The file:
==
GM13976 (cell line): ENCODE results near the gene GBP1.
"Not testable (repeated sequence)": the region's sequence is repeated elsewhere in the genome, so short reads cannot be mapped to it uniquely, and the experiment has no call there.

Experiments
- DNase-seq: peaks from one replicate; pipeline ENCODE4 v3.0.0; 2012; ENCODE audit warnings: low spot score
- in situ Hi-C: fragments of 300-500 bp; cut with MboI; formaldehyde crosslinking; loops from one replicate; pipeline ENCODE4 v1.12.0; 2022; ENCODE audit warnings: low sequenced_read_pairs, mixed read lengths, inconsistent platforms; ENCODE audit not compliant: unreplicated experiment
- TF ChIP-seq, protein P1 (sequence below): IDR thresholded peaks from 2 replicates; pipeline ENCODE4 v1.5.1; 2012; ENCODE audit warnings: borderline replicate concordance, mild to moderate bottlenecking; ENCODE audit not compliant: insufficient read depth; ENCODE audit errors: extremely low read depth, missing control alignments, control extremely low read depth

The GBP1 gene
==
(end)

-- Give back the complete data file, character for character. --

GM13976 (cell line): ENCODE results near the gene GBP1.
"Not testable (repeated sequence)": the region's sequence is repeated elsewhere in the genome, so short reads cannot be mapped to it uniquely, and the experiment has no call there.

Experiments
- DNase-seq: peaks from one replicate; pipeline ENCODE4 v3.0.0; 2012; ENCODE audit warnings: low spot score
- in situ Hi-C: fragments of 300-500 bp; cut with MboI; formaldehyde crosslinking; loops from one replicate; pipeline ENCODE4 v1.12.0; 2022; ENCODE audit warnings: low sequenced_read_pairs, mixed read lengths, inconsistent platforms; ENCODE audit not compliant: unreplicated experiment
- TF ChIP-seq, protein P1 (sequence below): IDR thresholded peaks from 2 replicates; pipeline ENCODE4 v1.5.1; 2012; ENCODE audit warnings: borderline replicate concordance, mild to moderate bottlenecking; ENCODE audit not compliant: insufficient read depth; ENCODE audit errors: extremely low read depth, missing control alignments, control extremely low read depth

The GBP1 gene